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If it’s your first pair, yes, but not in the sense you think. When I got mine, and this is still my first pair, I went into the audiologist every other week and she added gain from 80% or my Rx to 100%. It’s your body getting used to hearing things that were lost over a very long period of time. Quite a shock to me the first day I was fitted and they were turned on. Because of that, if there is a burn in time, I wouldn’t be able to say.

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Thanks for sharing!
Kinda reminiscent of what I experienced when I first put on glasses…

An excellent topic. Many are afraid of hearing aids and are losing out on the help they could enjoy.

I am exceedingly lucky to have good hearing and desperately hope it stays this way.

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I need some badly but was always reluctant because I thought they would degrade critical music listening (and I tend to listen critically). It looks like there are two that would work well though, The Oticon Opn S 1 that Ted uses and also the ReSound Quattro has come up in my Google searches. My insurance happens to offer both through Tru-Hearing at a minimal copay so I think I’m finally going to do this.

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I never knew I needed them until I got mine. Now I can’t imagine being without them. They take some getting used to but you’ll be surprise how much better your system sounds when you’re hearing everything again. The good ones boost only what you need. Everything else passes right through.

I went to an audiologist last spring to hopefully get some help with my tinnitus. She checked my hearing response and found normal high frequency rolloff for a 60 year old. She tuned some fancy hearing aids for me to demo with compensation for my tinnitus and the rolloff. After trying the hearing aids for 3 weeks, I found that it didn’t help my tinnitus but provided awkward relief for the high frequency rolloff.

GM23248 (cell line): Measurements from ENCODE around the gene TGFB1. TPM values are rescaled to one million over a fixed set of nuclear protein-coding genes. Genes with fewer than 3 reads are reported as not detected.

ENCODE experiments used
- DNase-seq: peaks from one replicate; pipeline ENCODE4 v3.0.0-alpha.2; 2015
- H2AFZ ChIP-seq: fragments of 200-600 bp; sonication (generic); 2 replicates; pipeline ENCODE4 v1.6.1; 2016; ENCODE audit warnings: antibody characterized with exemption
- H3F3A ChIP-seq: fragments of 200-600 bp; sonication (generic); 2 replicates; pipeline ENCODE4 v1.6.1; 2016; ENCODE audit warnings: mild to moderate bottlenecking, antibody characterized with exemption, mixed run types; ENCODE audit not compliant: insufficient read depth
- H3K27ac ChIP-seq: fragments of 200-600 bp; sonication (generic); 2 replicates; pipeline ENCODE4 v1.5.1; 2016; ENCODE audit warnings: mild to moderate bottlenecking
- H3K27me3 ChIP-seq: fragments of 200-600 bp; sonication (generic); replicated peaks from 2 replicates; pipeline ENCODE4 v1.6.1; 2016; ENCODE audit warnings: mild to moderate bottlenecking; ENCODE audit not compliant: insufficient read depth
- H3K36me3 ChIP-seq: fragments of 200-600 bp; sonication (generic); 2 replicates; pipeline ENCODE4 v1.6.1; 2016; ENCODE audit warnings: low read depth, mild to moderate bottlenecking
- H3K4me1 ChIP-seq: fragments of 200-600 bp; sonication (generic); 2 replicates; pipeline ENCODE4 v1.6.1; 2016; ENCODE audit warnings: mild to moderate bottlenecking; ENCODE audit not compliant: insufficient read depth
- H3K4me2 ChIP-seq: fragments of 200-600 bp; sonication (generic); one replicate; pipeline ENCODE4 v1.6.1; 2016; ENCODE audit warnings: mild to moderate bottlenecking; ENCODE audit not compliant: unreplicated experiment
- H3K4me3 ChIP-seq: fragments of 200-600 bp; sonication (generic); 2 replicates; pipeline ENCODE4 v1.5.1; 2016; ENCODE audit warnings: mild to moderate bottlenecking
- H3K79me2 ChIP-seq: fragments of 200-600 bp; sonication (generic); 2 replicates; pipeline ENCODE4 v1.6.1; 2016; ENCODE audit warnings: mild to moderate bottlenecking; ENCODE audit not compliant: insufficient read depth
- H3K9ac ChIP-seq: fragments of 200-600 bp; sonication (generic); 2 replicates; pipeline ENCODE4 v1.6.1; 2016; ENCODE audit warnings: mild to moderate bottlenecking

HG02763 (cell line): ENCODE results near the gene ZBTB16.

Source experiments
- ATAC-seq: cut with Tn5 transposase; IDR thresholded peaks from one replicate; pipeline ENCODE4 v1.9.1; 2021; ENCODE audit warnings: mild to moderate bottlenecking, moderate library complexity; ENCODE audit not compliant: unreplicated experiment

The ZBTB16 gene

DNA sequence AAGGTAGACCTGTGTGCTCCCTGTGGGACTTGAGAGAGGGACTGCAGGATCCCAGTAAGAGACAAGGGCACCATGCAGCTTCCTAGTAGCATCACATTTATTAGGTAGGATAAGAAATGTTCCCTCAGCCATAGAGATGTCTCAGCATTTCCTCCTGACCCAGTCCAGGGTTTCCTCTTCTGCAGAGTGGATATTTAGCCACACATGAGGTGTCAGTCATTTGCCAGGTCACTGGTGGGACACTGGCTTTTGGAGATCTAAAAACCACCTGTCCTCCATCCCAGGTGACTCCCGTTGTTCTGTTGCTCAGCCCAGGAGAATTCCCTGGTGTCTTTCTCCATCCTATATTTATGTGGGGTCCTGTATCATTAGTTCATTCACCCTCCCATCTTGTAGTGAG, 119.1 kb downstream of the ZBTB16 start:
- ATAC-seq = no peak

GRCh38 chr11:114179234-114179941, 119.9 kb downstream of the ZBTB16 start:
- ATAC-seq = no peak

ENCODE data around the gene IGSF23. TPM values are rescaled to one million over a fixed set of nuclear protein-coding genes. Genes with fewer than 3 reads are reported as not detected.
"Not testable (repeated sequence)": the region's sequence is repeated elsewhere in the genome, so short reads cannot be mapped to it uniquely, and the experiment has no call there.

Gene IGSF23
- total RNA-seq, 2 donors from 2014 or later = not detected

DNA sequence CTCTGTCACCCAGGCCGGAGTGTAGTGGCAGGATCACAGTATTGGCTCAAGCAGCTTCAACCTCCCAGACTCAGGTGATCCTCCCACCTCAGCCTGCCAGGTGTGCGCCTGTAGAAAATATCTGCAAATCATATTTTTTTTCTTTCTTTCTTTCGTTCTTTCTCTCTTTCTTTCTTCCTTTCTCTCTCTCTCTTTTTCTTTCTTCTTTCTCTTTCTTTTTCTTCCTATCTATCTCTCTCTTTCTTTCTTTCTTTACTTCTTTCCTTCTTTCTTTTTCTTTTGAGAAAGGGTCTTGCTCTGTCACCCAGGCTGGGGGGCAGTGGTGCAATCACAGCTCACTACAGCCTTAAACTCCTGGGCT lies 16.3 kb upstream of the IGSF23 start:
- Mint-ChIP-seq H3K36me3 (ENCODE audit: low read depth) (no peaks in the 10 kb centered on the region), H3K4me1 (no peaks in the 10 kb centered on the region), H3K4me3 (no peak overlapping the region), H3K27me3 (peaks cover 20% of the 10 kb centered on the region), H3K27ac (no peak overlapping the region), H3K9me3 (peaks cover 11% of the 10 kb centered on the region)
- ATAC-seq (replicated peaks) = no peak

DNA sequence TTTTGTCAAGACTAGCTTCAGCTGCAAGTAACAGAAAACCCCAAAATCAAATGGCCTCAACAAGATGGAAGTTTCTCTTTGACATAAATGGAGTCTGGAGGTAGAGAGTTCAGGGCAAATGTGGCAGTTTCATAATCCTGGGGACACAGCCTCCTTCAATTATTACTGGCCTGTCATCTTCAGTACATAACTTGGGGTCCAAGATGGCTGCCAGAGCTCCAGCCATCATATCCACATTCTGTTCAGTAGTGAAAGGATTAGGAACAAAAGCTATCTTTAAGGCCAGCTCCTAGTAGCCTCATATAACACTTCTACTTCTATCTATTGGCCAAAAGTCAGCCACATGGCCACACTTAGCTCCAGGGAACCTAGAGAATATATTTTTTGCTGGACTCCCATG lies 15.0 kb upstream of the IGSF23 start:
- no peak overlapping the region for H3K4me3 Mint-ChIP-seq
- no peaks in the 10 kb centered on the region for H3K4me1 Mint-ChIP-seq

I ended up not getting any hearing aids and using the EQ of my McIntosh integrated amp (I know, blasphemy!) to recover some high end.

I know at some point that I’ll need hearing aids for normal, everyday, use. Until then, I’ll save thousands of dollars and use the EQ that I already have when listening to music.

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I wish there was a cure for tinnitus. Sometimes when I am listening to music I can still hear it. I saw an ENT (5 years ago) about a month after it started. He said I had some hearing loss but not enough to be concerned about at the time and also it was too soon to tell what was going on about the tinnitus. Well, its been a long time and hasn’t gotten any better.

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folks - recently had my hearing tested and it was essentially still “flat” up to the clinical audiology limit of 8kHz.
are you being tested at higher frequencies before deciding on hearing aids?

i should add my reason for testing was re tinnitus, which is not too bad but is noticeable especially at quiet times.

No, I’ve had tinnitus and a 70dB loss at 3k (but normal again by 4k) in my left ear at least since the '80s. Now both ears are better than average below 3k, but down by 60-80dB from 3k up. I’m used to the tinnitus, but it does get in the way of critical listening almost always.

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Thanks - I count myself lucky to have kept most of my hearing so far (late 50s), it’s gone by around 15k but I’m less concerned (and less concerned about super tweeters!) nowadays :slight_smile: